2.Nagaratna PJ, Shashikiran ND, Subbareddy VV. In vitro comparison of NiTi rotary instruments and stainless steel hand instruments in root canal preparations of primary and permanent molar. J Indian Soc Pedod Prev Dent 2006;24:186-91.  Back to cited text no. 2
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3.Musani I, Goyal V, Singh A, Bhat C. Evaluation and comparison of biological cleaning efficacy of two endofiles and irrigants as judged by microbial quantification in primary teeth: An in vivo study. Int J Clin Pediatr Dent 2009;2:15-22.   Back to cited text no. 3
    
4.Schäfer E. Effects of four instrumentation techniques on curved canals: A comparison study. J Endod 1996;22:685-9.  Back to cited text no. 4
    
5.Iqbal MK, Maggiore F, Suh B, Edwards KR, Kang J, Kim S. Comparison of apical transportation in four Ni-Ti rotary instrumentation techniques. J Endod 2003;29:587-91.  Back to cited text no. 5
    
6.Silva LA, Leonardo MR, Nelson-Filho P, Tanomaru JM. Comparison of rotary and manual instrumentation techniques on cleaning capacity and instrumentation time in deciduous molars. J Dent Child (Chic) 2004;71:45-7.  Back to cited text no. 6
    
7.Crespo S, Cortes O, Garcia C, Perez L. Comparison between rotary and manual instrumentation in primary teeth. J Clin Pediatr Dent 2008;32:295-8.  Back to cited text no. 7
    
8.Tachibana H, Matsumoto K. Applicability of X-ray computerized tomography in endodontics. Endod Dent Traumatol 1990;6:16-20.  Back to cited text no. 8
    
9.Kuo C, Wang Y, Chang H, Huang G, Lin C, Li U, et al. Application of Ni-Ti rotary files for pulpectomy in primary molars. J Dent Sci 2006;1:10-5.  Back to cited text no. 9
    
10.Llewelyn DR; Faculty of Dental Surgery, Royal College of Surgeons. UK national clinical guidelines in paediatric dentistry. The pulp treatment of the primary dentition. Int J Paediatr Dent 2000;10:248-52.  Back to cited text no. 10
    
11.Camp JH, Fuks AB. Pediatric endodontics: Endodotic treatment for the primary and young permanent dentition. In: Cohen S, Burns RC, editors. Pathways of the Pulp. St. Louis: Mosby; 2006. p. 633-71.  Back to cited text no. 11
    
12.Reuben J, Velmurugan N, Kandaswamy D. The evaluation of root canal morphology of the mandibular first molar in an Indian population using spiral computed tomography scan: An in-vitro study. J Endod 2008;34:212-5.  Back to cited text no. 12
    
13.Gambill JM, Alder M, del Rio CE. Comparison of nickel-titanium and stainless steel hand-file instrumentation using computed tomography. J Endod 1996;22:369-75.  Back to cited text no. 13
    
14.Ballesio I, Campanella V, Gallusi G, Marzo G. Chemical and pharmacological shaping of necrotic primary teeth. Eur J Paediatr Dent 2002;3:133-138.  Back to cited text no. 14
    
15.Hülsmann M, Schade M, Schäfers F. A comparative study of root canal preparation with HERO 642 and Quantec SC rotary Ni-Ti instruments. Int Endod J 2001;34:538-46.  Back to cited text no. 15
    
16.Mahran AH, AboEl-Fotouh MM. Comparison of effects of ProTaper, HeroShaper, and Gates Glidden Burs on cervical dentin thickness and root canal volume by using multislice computed tomography. J Endod 2008;34:1219-22.   Back to cited text no. 16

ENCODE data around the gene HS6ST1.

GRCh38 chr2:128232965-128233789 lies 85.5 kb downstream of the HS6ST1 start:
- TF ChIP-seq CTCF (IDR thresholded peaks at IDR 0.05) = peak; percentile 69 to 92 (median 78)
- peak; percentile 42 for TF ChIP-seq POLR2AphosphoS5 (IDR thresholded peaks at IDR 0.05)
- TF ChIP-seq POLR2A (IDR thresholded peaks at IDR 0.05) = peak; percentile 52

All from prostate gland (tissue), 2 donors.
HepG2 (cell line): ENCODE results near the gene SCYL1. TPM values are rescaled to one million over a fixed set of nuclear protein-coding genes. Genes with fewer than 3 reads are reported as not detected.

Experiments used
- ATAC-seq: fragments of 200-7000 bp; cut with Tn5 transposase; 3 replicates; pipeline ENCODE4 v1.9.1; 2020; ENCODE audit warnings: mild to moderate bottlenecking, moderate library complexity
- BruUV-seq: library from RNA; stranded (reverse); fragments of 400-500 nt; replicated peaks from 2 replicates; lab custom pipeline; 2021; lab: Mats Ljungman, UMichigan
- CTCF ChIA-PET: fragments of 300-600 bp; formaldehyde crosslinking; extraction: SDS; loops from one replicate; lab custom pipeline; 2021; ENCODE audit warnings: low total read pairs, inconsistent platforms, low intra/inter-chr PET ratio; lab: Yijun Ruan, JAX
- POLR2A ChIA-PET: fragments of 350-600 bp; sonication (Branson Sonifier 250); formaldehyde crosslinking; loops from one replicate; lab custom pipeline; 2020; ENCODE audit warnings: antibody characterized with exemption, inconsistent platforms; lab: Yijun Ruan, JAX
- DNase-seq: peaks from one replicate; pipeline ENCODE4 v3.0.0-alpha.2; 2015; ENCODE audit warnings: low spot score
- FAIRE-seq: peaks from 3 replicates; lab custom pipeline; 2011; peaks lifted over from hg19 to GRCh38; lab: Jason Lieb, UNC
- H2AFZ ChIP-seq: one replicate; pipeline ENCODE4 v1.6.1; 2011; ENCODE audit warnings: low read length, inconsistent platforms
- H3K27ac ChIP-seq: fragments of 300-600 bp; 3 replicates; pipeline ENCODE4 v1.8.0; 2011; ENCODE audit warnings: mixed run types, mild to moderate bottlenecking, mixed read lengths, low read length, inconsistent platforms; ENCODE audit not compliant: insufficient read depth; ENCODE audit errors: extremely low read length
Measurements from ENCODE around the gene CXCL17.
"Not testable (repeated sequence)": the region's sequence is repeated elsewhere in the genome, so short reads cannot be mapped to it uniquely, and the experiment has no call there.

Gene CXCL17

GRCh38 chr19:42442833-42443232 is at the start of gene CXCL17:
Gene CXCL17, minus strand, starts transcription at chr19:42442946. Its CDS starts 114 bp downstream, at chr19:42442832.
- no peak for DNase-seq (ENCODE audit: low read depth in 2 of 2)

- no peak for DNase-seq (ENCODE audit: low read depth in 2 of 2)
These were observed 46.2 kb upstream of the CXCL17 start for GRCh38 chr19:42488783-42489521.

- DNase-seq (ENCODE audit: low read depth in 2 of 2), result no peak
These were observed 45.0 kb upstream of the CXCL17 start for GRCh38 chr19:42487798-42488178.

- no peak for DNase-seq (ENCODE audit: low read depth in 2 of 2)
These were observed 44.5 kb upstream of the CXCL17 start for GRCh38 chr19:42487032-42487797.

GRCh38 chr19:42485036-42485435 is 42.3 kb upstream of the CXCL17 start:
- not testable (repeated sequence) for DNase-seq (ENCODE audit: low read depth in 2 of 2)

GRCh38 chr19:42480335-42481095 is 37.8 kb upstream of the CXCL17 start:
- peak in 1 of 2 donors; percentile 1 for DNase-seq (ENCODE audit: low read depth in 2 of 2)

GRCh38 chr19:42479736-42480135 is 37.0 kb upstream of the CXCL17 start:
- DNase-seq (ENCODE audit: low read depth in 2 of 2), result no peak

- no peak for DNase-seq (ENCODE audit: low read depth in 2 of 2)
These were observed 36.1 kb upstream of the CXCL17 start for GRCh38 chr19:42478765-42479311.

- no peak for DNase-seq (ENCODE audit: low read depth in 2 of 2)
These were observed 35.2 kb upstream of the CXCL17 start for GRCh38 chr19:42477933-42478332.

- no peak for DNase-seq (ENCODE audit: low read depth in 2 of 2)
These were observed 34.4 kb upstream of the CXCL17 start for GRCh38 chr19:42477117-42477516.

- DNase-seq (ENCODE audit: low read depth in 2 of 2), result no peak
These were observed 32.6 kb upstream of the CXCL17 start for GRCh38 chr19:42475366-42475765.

17.Pruett JP, Clement DJ, Carnes DL Jr. Cyclic fatigue testing of nickel-titanium endodontic instruments. J Endod 1997;23:77-85.  Back to cited text no. 17
    
18.Taºdemir T, Aydemir H, Inan U, Unal O. Canal preparation with Hero 642 rotary Ni-Ti instruments compared with stainless steel hand K-file assessed using computed tomography. Int Endod J 2005;38:402-8.  Back to cited text no. 18
    
19.Gambarini G. The K3 rotary nickel-titanium instrument system. Endod Top 2005;10:179-82.  Back to cited text no. 19
    
20.Hartmann MS, Barletta FB, Camargo Fontanella VR, Vanni JR. Canal transportation after root canal instrumentation: A comparative study with computed tomography. J Endod 2007;33:962-5.  Back to cited text no. 20
    
21.Limongi O, de Albuquerque DS, Baratto Filho F, Vanni JR, de Oliveira EP, Barletta FB. In vitro comparative study of manual and mechanical rotary instrumentation of root canals using computed tomography. Braz Dent J 2007;18:289-93.  Back to cited text no. 21
    
22.Lam TV, Lewis DJ, Atkins DR, Macfarlane RH, Clarkson RM, Whitehead MG, et al. Changes in root canal morphology in simulated curved canals over-instrumented with a variety of stainless steel and nickel titanium files. Aust Dent J 1999;44:12-9.   Back to cited text no. 22
    
23.Schäfer E, Schlingemann R. Efficiency of rotary nickel-titanium K3 instruments compared with stainless steel hand K-Flexofile. Part 2. Cleaning effectiveness and shaping ability in severely curved root canals of extracted teeth. Int Endod J 2003;36:208-17.  Back to cited text no. 23
    
24.Yoshimine Y, Ono M, Akamine A. The shaping effects of three nickel-titanium rotary instruments in simulated S-shaped canals. J Endod 2005;31:373-5.   Back to cited text no. 24
    
25.Shen Y, Zhou HM, Zheng YF, Peng B, Haapasalo M. Current challenges and concepts of the thermomechanical treatment of nickel-titanium instruments. J Endod 2013;39:163-72.   Back to cited text no. 25
    
26.Al-Sudani D, Al-Shahrani S. A comparison of the canal centering ability of ProFile, K3, and RaCe Nickel Titanium rotary systems. J Endod 2006;32:1198-201.  Back to cited text no. 26
    
27.Guelzow A, Stamm O, Martus P, Kielbassa AM. Comparative study of six rotary nickel-titanium systems and hand instrumentation for root canal preparation. Int Endod J 2005;38:743-52.  Back to cited text no. 27
    
28.Jodway B, HülsmannM. A comparative study of root canal preparation with NiTi-TEE and K3 rotary Ni-Ti instruments. Int Endod J 2006;39:71-80.  Back to cited text no. 28
    


    Figures

  [Figure 1], [Figure 2], [Figure 3], [Figure 4]
 
 
    Tables

  [Table 1], [Table 2]